PARCC results highlight disparity between Aurora’s two public school districts


AURORA | Students in Aurora Public Schools and the Cherry Creek School District showed slight improvements in math and English language arts testing last school year, according to new district-level state test results released by the state Department of Education Thursday, Sept. 1.

By and large, the percentage of APS and CCSD students who met or exceeded state expectations on math and English exams, which were administered to students in grades 3-9 last spring, was slightly up over last year’s averages.

However, the results painted a familiar picture of Aurora’s two public school districts: Cherry Creek comfortably outpaced state averages, while APS lagged behind.

Cherry Creek students bested state averages at every grade level on both the language arts and math tests — often by double digits. No batch of APS students at any grade level in either test — outside of a small number of students, about 170, in eighth and ninth grade who took a geometry exam — matched the averages of their peers across the state.

“Overall, we’re pretty stable,” said Tustin Amole, spokeswoman for CCSD. “We mirror the state trends. Where state averages went up, we went up, and where state averages went down, we saw some declines, as well.”

Amole said that the district implemented a new elementary school math curriculum last year that appeared to have improved subject scores for those grade levels. Compared to last year’s math scores, student scores improved by 3.6 percentage points in third grade, 4.9 percentage points in fourth grade and 7.4 points in fifth grade.

Amole added that looking at just two years of test results is not enough to discern any trends. That analysis can only begin in earnest next year.

“We don’t really have a baseline yet,” she said. “We could consider this to be the baseline, and then we would compare that to next year — spring of 2017. Then we will have a better way of determining the growth or the trends.

Shimmers of optimism appeared in the web of APS’ checkered test scores, as the district saw an uptick in several areas. APS fifth graders showed the biggest gain, as the percentage of students in grade five who hit state standards on the math assessment increased 5.8 percentage points over 2015.

“Several schools including Boston K-8, Yale Elementary, Aurora Frontier P-8, Murphy Creek P-8, Mrachek and Columbia middle schools showed significant gains on grade-level assessments in English language arts and math,” APS Superintendent Rico Munn said in a statement. “We are seeing our students making important gains and are confident that we can build on this momentum.”

Still, APS’ scores trailed Colorado averages. Only 13.7 percent of APS eighth graders met or exceeded expectations in math. And while that performance is about 1.8 percentage points higher than last year, it’s about seven percentage points behind the state average.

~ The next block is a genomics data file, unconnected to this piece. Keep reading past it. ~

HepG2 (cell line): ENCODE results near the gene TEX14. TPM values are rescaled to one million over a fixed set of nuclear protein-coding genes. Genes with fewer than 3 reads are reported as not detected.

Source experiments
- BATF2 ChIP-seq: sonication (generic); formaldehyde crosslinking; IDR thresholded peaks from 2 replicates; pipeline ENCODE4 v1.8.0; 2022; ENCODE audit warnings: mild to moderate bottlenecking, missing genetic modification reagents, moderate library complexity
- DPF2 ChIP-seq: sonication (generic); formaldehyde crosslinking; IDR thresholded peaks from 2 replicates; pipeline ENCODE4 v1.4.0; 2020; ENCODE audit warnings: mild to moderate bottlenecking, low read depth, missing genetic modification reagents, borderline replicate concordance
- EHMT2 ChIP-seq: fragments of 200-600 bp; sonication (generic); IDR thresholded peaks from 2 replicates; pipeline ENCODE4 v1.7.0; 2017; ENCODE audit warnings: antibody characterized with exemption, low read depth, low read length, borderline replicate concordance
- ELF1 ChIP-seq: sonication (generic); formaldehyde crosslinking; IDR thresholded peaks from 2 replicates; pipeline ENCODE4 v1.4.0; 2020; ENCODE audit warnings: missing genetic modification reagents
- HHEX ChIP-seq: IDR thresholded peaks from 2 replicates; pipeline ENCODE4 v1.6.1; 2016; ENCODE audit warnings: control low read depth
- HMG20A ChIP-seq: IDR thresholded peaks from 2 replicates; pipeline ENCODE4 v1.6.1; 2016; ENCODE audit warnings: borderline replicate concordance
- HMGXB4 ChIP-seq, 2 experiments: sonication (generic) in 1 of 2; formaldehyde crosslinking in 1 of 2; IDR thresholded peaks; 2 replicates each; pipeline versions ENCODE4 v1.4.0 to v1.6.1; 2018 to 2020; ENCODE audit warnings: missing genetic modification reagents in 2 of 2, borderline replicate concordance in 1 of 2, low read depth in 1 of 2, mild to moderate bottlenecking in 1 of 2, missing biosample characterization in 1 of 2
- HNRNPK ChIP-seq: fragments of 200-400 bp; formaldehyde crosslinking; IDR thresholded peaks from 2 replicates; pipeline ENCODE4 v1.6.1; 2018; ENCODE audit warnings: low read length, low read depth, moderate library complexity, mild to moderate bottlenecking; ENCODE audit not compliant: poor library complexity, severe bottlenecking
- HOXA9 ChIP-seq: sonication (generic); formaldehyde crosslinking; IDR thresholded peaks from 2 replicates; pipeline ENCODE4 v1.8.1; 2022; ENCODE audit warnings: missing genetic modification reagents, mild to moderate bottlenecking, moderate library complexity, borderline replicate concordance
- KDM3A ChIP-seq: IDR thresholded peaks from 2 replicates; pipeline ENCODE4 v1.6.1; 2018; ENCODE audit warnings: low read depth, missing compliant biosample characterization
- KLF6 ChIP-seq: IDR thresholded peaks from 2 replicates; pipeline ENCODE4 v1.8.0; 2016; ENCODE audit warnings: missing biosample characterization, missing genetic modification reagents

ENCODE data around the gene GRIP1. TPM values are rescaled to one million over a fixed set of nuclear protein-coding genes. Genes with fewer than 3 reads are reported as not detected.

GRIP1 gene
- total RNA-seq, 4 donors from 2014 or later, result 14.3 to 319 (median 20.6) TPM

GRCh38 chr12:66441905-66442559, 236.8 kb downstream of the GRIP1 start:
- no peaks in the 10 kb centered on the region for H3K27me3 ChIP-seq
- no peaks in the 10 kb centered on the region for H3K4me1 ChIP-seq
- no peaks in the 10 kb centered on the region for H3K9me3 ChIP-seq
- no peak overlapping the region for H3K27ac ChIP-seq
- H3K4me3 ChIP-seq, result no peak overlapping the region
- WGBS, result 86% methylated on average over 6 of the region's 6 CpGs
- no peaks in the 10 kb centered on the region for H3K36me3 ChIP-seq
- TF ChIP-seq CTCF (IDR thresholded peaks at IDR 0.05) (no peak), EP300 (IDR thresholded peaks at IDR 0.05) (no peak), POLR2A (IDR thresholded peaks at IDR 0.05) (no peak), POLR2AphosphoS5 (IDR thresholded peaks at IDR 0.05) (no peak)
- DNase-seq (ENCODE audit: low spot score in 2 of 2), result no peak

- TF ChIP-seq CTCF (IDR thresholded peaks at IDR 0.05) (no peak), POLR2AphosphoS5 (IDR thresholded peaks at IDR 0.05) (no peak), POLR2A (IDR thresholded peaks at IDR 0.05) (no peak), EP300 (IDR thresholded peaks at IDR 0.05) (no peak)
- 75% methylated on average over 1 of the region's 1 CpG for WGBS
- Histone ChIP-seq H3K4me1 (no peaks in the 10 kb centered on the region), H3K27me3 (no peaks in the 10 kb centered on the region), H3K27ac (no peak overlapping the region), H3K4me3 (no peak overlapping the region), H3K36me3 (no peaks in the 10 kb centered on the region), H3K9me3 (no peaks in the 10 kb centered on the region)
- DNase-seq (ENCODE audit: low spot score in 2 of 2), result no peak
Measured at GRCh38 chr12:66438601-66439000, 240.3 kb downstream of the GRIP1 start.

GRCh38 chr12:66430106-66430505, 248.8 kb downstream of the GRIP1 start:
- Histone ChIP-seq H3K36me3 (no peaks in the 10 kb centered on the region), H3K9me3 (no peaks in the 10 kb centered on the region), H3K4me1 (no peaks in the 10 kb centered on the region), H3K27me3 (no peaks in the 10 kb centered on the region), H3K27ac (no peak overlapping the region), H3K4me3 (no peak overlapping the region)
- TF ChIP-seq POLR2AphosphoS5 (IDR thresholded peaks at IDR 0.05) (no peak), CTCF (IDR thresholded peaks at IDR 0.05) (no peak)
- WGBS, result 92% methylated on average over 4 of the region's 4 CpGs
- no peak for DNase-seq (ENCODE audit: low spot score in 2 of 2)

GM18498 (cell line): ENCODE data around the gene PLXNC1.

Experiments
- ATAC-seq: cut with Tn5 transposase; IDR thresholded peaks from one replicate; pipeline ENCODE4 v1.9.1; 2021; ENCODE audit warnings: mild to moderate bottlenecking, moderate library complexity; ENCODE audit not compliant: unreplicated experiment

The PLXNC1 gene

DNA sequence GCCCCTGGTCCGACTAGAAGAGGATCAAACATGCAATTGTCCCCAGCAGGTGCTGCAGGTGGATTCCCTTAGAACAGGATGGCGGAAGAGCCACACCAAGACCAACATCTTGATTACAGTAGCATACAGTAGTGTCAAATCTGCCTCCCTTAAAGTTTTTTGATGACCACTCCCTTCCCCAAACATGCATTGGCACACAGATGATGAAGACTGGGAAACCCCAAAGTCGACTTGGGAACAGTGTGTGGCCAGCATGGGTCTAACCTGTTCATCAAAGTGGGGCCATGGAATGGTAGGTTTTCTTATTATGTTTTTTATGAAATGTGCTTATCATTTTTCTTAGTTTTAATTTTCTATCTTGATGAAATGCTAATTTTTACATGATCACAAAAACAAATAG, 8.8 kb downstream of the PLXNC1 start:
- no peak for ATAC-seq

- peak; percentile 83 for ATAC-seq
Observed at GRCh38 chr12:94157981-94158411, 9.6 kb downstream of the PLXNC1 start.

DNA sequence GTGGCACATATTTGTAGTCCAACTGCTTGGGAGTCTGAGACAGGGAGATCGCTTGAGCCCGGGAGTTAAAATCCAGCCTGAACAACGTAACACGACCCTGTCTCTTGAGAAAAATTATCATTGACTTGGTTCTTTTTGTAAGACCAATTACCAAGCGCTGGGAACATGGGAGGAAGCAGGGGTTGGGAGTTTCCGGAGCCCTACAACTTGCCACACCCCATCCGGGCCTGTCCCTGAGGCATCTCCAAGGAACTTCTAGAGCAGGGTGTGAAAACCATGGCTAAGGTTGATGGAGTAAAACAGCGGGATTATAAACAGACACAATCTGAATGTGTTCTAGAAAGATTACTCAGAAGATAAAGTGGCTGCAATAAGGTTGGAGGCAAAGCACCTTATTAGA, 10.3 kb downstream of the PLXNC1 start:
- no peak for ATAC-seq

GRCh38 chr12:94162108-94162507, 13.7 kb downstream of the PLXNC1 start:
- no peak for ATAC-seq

Offered through the roughly dozen-state consortium known as PARCC, the tests were designed to be more difficult than their predecessor, the TCAP. The state administered the tests for the first time in 2015 in an effort to better measure the state’s relatively new Colorado Measures for Academic Success (CMAS).

Only students in grades three through nine took PARCC tests in English and math this year after a 2015 state law reduced the number of tests students take each year. Last year, the tests were also administered to 10th and 11th graders.

Mirroring last year’s trend, participation rates for older students paled in comparison to the rates of their younger peers. Participation rates in APS peaked in fourth grade with about 98.6 percent of students at that grade level who took the tests. Only about 70 percent of APS ninth graders took the tests, which marked the lowest participation rate in the district. In CCSD, third graders led participation rates with about 96 percent of students at that level taking the tests. Only about 60 percent of Cherry Creek ninth graders took the exams.

Parents are allowed to excuse students from exams. And although federal law dictates school districts are required to administer state tests to 95 percent of their students, the state board of education decided in 2015 that districts will not be penalized for failing to meet that requirement due to parent excusals, according to the Department of Education.

Just as she did when state-level results were released last month, Colorado’s Interim Education Commissioner Katy Anthes cautioned parents against jumping to conclusions, and encouraged them to analyze the participation rates at their student’s specific school.

“Parents should look carefully at both the scores and the participation rates in their children’s schools, because low participation can impact how well the results represent their school as a whole,” Anthes said.